But buying and selling is one thing. Living and dying is another.
I should tell you something about what followed van der Eb’s 1973 research: It is complicated. One of the unloveliest and least enlightening aspects of contemporary discourse is the tendency to presume that whatever one disagrees with must be very simple—not only simple, but also simply wrong; not only wrong, but also false, argued in bad faith, not even believed in the hearts of its own advocates. But life is arranged in far more intricate detail than that line of presumption would allow. People really do hold complicated, challenging beliefs. Misguided views really do contain, at times, occasional threads of worthwhile truth. Good and evil really are intertwined in this world, and we really do have to deal with that, somehow.
The fetal cell line that van der Eb extracted became known as HEK 293 and is still used frequently in medical research. The line has been used to study an enormous range of pharmaceuticals, from common over-the-counter drugs such as ibuprofen and aspirin to vaccines against lethal diseases such as tuberculosis, Ebola, and COVID-19.
For Catholics, the conundrum posed by the fruits of van der Eb’s research has to do with the roots of his process: Is willingly using products created from human remains procured from abortion ever morally permissible? The Congregation for the Doctrine of the Faith, a Vatican office devoted to defining and promulgating Catholic doctrine, issued a 2005 letter detailing an uneasy conclusion: Catholics have a duty, it said, to seek out alternative vaccines that were not developed using fetal cells, when those options exist. “As regards the diseases against which there are no alternative vaccines which are available and ethically acceptable, it is right to abstain from using these vaccines if it can be done without causing children, and indirectly the population as a whole, to undergo significant risks to their health,” the office wrote. “However, if the latter are exposed to considerable dangers to their health, vaccines with moral problems pertaining to them may also be used.”
Or, in common parlance: Receiving vaccines developed using fetal cell lines such as HEK 293 can be morally permissible, as long as there aren’t suitable alternatives and the risks posed by the illness itself are sufficiently serious. The Church’s position, complex and contingent as it was, left plenty of Catholics uncertain about how to consider the COVID-19 vaccines. Was the coronavirus dangerous enough to justify the vaccines? Some of them approached John Di Camillo, a staff ethicist at the National Catholic Bioethics Center, in Philadelphia. I asked him how he had been responding to the many queries he had received regarding how to weigh moral concerns about the origins of the vaccines against the urgent threat of the pandemic itself.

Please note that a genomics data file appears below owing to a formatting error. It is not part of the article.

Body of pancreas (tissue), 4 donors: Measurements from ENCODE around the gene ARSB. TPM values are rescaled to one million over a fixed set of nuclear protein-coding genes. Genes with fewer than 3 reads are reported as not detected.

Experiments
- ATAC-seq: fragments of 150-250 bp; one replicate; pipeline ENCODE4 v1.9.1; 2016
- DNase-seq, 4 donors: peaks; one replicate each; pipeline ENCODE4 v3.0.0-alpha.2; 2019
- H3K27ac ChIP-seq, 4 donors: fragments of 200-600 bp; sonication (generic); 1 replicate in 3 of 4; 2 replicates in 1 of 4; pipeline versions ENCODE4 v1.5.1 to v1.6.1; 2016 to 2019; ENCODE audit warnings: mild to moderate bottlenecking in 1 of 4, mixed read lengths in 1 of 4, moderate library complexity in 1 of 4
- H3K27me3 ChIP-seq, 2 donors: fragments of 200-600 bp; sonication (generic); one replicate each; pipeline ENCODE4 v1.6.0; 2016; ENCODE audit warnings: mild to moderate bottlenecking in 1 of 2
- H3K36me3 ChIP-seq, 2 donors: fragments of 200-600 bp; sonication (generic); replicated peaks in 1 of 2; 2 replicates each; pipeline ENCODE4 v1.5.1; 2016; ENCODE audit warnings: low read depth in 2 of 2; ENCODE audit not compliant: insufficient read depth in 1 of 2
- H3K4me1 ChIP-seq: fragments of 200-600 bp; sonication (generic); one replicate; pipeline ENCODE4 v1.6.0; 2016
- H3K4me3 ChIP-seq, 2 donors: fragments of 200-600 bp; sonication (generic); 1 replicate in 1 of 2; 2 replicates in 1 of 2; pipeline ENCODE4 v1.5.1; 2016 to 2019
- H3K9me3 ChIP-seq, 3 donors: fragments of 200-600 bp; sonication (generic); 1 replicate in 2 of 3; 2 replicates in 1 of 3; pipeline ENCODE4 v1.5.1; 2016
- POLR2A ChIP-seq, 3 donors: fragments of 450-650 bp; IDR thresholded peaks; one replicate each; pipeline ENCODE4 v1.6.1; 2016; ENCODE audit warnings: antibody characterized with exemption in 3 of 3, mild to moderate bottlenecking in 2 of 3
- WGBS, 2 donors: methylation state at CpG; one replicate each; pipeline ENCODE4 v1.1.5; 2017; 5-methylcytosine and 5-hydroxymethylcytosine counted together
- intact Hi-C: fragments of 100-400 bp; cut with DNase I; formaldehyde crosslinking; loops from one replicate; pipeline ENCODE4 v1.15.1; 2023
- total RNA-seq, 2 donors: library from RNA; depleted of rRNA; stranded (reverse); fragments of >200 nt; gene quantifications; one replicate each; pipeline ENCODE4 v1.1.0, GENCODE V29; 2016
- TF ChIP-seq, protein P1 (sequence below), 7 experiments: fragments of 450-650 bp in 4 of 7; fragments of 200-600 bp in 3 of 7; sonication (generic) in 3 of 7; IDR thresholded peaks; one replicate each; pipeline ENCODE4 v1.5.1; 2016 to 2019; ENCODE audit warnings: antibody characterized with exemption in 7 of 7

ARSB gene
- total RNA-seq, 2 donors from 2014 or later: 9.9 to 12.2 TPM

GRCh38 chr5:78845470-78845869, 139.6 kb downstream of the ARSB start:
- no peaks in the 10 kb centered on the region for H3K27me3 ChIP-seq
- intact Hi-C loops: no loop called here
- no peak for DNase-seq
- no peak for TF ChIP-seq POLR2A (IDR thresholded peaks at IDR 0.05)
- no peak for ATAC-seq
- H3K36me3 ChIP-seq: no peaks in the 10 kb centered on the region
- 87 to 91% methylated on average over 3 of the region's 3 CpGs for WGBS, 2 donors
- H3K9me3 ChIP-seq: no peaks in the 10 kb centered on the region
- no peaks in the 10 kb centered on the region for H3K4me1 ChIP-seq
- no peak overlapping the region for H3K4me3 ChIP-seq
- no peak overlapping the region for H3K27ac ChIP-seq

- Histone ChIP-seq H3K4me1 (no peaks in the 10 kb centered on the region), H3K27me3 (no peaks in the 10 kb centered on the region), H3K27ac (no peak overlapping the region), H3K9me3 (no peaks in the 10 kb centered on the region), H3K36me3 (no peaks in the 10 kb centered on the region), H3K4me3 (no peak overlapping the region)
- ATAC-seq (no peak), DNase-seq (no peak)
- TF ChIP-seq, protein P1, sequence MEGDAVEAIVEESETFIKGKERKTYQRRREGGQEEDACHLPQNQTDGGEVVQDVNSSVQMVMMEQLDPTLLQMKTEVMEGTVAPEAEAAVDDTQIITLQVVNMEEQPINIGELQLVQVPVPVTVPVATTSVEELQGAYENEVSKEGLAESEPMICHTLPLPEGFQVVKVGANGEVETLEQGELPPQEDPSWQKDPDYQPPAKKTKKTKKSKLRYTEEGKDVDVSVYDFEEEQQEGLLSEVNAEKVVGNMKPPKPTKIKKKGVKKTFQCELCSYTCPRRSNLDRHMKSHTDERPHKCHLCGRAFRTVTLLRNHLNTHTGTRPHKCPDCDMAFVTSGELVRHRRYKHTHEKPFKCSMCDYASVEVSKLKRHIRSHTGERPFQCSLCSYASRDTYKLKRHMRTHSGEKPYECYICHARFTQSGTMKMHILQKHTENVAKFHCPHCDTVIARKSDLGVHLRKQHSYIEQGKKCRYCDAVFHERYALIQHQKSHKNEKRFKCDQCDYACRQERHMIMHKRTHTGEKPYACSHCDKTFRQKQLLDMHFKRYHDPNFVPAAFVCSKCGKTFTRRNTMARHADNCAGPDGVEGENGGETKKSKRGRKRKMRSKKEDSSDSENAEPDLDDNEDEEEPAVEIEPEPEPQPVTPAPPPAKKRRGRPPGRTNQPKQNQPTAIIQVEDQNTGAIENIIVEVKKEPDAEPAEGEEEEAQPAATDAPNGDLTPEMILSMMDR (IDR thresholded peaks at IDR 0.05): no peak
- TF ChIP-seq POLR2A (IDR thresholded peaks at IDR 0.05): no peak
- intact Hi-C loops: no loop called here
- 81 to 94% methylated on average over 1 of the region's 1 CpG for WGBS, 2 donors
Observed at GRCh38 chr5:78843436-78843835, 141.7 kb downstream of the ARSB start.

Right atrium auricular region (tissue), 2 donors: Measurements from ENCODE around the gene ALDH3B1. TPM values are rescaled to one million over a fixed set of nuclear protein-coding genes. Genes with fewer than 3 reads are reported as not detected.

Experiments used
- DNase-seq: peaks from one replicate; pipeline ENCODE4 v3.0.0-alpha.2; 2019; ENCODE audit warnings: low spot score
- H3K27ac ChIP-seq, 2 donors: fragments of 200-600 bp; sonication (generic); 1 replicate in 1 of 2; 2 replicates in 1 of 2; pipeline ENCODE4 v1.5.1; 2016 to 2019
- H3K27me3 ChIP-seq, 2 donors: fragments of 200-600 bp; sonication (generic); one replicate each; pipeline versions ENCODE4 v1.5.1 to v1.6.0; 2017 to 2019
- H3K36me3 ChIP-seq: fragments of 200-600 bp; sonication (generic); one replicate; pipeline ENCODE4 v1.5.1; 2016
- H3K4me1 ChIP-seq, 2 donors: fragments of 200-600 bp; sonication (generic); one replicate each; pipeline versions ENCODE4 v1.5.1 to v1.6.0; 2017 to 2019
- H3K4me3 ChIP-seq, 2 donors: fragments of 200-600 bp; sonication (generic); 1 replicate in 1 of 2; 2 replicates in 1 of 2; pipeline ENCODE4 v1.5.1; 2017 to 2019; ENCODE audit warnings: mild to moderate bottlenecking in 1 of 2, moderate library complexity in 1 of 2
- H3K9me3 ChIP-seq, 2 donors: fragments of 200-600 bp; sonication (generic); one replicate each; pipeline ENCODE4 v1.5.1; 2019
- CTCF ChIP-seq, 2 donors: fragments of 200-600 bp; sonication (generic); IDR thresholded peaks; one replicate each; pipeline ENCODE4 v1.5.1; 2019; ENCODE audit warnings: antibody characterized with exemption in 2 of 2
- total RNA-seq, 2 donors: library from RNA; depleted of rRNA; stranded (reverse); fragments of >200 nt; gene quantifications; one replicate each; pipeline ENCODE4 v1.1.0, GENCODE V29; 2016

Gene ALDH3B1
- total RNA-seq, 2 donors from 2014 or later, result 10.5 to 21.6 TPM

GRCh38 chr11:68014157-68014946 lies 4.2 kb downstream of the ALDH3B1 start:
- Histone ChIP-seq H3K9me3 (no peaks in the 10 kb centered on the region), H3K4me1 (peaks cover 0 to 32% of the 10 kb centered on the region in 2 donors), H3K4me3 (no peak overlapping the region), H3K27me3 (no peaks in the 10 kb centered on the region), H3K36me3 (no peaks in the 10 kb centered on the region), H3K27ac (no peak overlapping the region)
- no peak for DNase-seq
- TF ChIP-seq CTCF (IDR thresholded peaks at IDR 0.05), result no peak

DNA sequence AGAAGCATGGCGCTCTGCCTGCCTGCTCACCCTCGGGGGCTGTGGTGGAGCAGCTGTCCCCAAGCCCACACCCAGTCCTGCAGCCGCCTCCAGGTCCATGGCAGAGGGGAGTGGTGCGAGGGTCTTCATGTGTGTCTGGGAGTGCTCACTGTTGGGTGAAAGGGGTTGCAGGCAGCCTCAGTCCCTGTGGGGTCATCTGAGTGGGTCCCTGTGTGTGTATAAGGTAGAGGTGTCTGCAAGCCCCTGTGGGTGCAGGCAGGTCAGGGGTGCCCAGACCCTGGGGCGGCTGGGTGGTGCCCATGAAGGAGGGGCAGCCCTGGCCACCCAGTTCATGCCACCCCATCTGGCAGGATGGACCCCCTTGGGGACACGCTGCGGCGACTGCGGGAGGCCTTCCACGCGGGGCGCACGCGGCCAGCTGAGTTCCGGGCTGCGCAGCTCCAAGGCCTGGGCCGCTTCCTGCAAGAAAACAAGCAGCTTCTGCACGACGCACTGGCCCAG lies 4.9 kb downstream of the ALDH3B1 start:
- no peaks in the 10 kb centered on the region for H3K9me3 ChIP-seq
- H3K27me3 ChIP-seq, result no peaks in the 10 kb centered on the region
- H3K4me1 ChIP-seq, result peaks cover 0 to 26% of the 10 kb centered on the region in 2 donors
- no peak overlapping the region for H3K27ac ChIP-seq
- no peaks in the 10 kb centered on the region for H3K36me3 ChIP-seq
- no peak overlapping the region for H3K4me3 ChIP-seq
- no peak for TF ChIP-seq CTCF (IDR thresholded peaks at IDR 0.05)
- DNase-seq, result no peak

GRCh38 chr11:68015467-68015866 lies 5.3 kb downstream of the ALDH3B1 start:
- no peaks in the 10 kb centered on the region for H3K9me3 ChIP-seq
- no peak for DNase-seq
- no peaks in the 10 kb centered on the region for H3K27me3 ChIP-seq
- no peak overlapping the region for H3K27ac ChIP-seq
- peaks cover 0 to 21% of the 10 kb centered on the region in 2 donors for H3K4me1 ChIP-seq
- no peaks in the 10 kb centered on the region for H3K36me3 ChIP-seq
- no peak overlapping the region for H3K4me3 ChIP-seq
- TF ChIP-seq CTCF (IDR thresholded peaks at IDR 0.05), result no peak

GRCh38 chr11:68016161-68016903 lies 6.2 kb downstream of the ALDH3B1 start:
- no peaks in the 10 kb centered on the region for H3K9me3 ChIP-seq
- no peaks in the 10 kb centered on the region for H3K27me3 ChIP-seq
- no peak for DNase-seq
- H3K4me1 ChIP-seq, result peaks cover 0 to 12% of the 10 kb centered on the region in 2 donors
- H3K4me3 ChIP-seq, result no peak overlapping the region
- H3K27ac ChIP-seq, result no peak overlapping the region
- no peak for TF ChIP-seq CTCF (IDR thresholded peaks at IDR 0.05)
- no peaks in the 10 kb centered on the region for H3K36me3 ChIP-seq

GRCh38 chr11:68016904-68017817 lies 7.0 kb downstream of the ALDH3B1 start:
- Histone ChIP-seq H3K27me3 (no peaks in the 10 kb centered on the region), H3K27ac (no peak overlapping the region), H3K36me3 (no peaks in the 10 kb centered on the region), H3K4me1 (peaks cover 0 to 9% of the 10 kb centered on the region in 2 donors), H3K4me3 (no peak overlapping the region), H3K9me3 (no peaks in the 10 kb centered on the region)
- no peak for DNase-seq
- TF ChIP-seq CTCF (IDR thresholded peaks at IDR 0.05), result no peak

“We will explain to people very clearly that the Church has, without question, stated that it can be morally permissible to use these cell lines when there is a sufficiently serious reason to do so,” Di Camillo told me, provided all the usual caveats are in play: that “the Catholics themselves and their organizations be opposed, obviously, to abortion and to the use of the cell lines in research generally, and that there be active efforts to transform those industries and to seek alternatives.”
And yet: “We certainly made clear that people can in good conscience, as the Church has taught, utilize the vaccines … while at the same time they’re saying very clearly that this doesn’t mean it’s a nonissue. You know, they should not simply say, ‘Oh, well, the Church has said it’s okay. There’s nothing else to think about.’”
In the course of the pandemic, the Vatican has assured Catholics that they can receive COVID-19 vaccines without sinning—though not without troubling their conscience. There is a difference in the elaborate hierarchy of Catholic moral thought. Pope Francis, in typical pastoral fashion, has guided Catholics to think of vaccination as an “act of love”—which it is, I think.
And nothing van der Eb said to me made me feel any differently. In fact, what struck me about van der Eb was how he moved easily between tones—a rare ability. Without my prompting, he mentioned an emotion little acknowledged in conversations about the morality of vaccines derived from his research: gratitude. Not for what happened to the girl, which had already happened by the time they crossed paths and was, at any rate, beyond his control; nor for the cells themselves in a general and undifferentiated utilitarian sense, from which one could deduce a broader argument for reducing the value of people to the usefulness of their organs. But rather for what came of that day in the laboratory—of the possibilities that were available to him and to her and to all of us at the moment their fates intersected: some good, some hope, some life yet to be preserved.
“I feel a warmth and gratefulness to that little child who has contributed so much to science and humanity,” van der Eb said.
I dream of the souls that pass one another at the gateway between life and death, the ones coming and the ones going, and I try to make sense of what I owe all of them in this moment, in this plague. I have to give them the chance I can at living, beckon on the new, send off the others only when nature demands it. I am Catholic, and I am vaccinated, and I am, like van der Eb, grateful to that child who died decades ago. Some Catholics would read gratitude for the little girl as praise of her death, but that, too, is too simple. Gratitude grows in the wild, and is as touched by tragedy as anything else in nature. So it is, being human.